About two weeks ago, I attended a BariONE intro class at Bari Studio to prepare for Kara Griffin’s outdoor master class this past weekend. This review will focus on the master class, but it’s worth noting that Bari made the best first impression I’ve ever had of a fitness studio. From the moment I walked into the Tribeca studio, I felt like they got it all right. The staff was beyond personable, the space was trendy but cozy, and the studio looked like a fitness jungle gym. New Bari students take BariONE to get a taste of each of Bari’s primary elements–sensory cardio, trampoline cardio, and muscle sculpting. Thanks to Sarah Hackwith, I was instantly hooked on the Bari method.
I was especially excited about taking Kara’s master class over the weekend because almost exactly three years ago we graduated from Elon University together. Kara and I shared a major and took some of the same classes, but she was also heavily involved in Elon’s dance program. While Kara danced with a company here in New York after graduation, she’s taken time off for an injury. I’m so glad that injury hasn’t kept her from teaching, because Kara is a natural instructor.
I was so quickly hooked on Bari because the method is smart. In their words: “Our anaerobic and aerobic formula uses the most evolved and cutting-edge forms of movement. It’s designed to defy general conceptions about the body and its inability to change. By studying different forms of movement – from dance, Pilates and yoga to sports and agility training and martial arts – we’ve accumulated a repertoire of sequences and exercises to force the body to overcome its own weaknesses, change kinetically and transform aesthetically…The result is an intelligent workout; one where we approach fitness in a strategic and balanced manner, working out smarter instead of harder, while still obtaining the results you crave.”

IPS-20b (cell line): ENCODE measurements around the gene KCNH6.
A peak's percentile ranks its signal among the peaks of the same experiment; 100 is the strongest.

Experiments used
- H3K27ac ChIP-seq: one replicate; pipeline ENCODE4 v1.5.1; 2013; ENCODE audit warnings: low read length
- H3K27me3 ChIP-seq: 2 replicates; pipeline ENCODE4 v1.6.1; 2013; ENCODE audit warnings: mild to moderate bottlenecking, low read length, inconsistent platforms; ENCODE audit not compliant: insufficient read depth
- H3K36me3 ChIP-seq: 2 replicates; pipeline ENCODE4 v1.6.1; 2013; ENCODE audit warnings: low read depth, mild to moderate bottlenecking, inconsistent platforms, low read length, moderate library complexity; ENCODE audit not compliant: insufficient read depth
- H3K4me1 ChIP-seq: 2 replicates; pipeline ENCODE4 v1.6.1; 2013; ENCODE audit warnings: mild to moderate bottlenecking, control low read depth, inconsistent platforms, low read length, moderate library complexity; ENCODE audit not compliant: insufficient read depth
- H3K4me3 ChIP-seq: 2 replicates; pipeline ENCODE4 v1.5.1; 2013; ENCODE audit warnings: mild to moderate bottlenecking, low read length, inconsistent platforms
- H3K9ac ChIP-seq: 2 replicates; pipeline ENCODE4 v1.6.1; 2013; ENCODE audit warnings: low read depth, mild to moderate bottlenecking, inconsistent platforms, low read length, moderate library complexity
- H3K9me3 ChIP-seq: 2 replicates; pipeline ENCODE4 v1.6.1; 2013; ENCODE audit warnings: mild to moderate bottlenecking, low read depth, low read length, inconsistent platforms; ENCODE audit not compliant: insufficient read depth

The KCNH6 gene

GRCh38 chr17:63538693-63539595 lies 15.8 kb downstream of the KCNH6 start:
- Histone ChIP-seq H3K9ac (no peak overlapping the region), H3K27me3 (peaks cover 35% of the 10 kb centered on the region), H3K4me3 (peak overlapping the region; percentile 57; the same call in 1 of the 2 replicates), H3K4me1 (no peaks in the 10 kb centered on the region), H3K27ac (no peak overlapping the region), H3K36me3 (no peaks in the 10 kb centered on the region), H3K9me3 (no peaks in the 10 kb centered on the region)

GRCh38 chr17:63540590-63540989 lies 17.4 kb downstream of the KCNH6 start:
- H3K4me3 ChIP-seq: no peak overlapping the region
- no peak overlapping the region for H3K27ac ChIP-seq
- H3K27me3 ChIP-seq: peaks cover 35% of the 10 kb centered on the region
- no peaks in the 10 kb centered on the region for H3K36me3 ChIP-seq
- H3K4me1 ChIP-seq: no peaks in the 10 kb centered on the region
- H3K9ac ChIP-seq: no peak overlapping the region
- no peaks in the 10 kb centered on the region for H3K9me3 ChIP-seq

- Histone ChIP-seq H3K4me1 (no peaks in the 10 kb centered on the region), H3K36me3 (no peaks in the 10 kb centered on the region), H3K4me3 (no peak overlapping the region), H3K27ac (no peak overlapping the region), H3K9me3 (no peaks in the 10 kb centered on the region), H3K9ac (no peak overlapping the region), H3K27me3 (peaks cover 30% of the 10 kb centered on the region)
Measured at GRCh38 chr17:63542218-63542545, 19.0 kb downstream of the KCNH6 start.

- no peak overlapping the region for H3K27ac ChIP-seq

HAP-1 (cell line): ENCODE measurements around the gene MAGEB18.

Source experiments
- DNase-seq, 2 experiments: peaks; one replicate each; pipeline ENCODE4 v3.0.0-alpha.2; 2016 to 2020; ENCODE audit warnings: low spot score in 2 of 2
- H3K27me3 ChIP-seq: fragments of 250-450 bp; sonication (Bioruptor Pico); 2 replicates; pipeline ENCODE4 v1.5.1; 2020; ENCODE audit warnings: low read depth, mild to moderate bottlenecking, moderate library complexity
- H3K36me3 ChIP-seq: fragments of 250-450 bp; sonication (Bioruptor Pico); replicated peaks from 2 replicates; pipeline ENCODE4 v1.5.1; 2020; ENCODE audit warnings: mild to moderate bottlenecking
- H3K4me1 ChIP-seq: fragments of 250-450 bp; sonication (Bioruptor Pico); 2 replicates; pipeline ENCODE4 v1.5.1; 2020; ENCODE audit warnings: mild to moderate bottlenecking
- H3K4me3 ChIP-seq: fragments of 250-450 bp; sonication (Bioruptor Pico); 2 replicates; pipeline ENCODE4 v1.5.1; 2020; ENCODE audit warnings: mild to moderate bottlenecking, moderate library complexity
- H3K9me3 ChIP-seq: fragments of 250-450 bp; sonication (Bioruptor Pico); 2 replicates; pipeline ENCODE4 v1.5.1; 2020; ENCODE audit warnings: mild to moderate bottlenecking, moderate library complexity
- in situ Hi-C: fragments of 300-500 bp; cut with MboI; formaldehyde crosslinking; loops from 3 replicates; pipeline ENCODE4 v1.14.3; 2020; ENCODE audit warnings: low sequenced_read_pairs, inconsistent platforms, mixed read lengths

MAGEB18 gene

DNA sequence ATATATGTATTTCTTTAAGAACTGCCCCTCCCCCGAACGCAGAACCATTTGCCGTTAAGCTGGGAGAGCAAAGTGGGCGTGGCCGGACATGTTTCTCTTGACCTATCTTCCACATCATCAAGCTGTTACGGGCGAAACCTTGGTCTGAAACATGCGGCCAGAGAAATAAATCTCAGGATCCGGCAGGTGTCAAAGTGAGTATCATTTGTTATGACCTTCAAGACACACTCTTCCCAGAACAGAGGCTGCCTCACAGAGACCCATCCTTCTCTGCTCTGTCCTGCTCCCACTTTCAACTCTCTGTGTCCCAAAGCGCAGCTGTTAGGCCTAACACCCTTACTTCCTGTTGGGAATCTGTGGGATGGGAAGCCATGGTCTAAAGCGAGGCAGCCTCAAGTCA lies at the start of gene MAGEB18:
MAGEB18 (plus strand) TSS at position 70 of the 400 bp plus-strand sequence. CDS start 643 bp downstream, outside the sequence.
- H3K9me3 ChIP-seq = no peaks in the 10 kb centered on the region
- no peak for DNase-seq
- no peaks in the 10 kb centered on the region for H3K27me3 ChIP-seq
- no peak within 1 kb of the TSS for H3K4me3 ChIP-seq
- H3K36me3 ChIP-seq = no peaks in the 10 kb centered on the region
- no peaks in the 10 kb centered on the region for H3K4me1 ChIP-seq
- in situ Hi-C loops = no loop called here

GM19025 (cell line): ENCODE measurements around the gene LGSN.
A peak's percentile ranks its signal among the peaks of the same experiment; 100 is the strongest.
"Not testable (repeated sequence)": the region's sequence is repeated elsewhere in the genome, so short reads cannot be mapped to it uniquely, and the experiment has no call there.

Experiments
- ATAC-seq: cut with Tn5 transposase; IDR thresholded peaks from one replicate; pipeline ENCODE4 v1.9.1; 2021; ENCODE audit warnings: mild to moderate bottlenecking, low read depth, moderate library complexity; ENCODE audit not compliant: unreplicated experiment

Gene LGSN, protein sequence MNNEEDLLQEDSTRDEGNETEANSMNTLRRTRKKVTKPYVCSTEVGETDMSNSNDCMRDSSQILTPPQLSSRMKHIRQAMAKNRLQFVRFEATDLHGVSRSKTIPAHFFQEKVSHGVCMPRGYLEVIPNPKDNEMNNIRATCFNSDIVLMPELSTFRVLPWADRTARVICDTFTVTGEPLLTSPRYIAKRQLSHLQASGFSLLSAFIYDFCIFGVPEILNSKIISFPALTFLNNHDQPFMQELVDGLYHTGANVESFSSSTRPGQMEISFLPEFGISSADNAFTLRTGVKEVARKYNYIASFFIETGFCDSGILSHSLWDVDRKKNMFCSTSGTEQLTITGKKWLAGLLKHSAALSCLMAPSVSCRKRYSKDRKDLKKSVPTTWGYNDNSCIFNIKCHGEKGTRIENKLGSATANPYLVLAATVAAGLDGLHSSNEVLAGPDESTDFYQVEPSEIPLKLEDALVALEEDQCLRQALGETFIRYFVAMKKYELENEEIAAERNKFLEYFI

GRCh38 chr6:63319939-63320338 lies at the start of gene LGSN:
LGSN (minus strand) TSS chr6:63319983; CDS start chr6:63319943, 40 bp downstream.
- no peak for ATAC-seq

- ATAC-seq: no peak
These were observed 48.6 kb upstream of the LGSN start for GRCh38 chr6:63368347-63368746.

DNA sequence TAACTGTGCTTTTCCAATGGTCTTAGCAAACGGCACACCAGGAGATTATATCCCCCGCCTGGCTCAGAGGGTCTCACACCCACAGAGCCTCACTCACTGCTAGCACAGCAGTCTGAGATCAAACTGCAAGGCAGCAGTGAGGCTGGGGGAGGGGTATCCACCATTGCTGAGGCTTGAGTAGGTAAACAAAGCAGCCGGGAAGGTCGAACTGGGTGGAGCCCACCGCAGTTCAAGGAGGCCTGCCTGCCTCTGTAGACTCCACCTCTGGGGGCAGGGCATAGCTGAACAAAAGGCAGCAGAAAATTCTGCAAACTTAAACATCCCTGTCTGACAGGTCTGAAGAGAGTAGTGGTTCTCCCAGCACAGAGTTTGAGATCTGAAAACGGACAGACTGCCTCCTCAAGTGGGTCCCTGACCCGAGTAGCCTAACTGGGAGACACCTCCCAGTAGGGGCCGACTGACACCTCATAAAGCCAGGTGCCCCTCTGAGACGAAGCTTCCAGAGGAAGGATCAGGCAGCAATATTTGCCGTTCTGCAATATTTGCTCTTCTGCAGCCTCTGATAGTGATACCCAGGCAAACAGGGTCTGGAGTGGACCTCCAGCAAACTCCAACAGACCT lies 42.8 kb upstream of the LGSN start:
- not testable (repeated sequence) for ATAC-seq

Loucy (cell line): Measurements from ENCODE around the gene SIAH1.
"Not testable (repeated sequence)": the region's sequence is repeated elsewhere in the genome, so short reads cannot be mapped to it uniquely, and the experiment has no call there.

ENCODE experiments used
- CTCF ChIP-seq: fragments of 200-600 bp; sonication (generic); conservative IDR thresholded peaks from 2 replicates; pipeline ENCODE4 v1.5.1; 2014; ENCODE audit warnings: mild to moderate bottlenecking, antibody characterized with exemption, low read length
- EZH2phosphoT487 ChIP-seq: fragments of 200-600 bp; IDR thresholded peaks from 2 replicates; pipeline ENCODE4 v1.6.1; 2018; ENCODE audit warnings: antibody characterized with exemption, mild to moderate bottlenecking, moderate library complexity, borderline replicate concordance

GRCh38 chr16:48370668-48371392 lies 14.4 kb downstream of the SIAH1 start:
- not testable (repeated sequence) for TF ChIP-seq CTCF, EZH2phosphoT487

The master class took us outside to Pier 25 for 90 minutes of cardio and sculpting. The above photo is gorgeous, but I have the scenery and 70-degree weather to thank for that. Kara started the class, which held less than 10 students, with 30 minutes of cardio dance. She gradually taught two sequences that combined dance steps with jumping jacks, squats, and high knees. By the end of the 30 minutes, the group was grooving to Kara’s club-worthy playlist with an audience of runners and tourists. Part two took place on these steps, where we completed a series of lunges with one foot on a step higher than the other. Holy booty. This was a tough sequence, but Kara offered corrections and encouragement to get us through. After lunges, it was back to dancing to run through the steps we had already learned.
Next, we moved to the railing on the far right of the picture and looped our resistance bands through to continue sculpting. This series focused on triceps, which Kara called an underdeveloped muscle group. We also squeezed in some rows and curls before switching back to cardio dance to add one more sequence. I was amazed at how quickly I picked up her choreography and could piece the sequences together. Finally, we pulled our mats up to the cardio dance area for barre-inspired exercises. We worked our booties on all fours then worked on obliques and adductors before closing with abs. Somehow, even though we were mainly doing plain old crunch variations, Kara’s verbal cues helped me take the stress out of my neck (a common problem for me) and focus more on toning my stomach.
The master class was a strategic balance between cardio and sculpting. The cardio dance intervals were intense (my calves felt it the next day), but lower-impact sculpting kept my heart rate up. Ninety minutes is a long workout, especially in the sun, but Kara kept me feeling strong and smiling throughout class. I’m hoping to make it back to the studio soon to see her moves on the trampoline.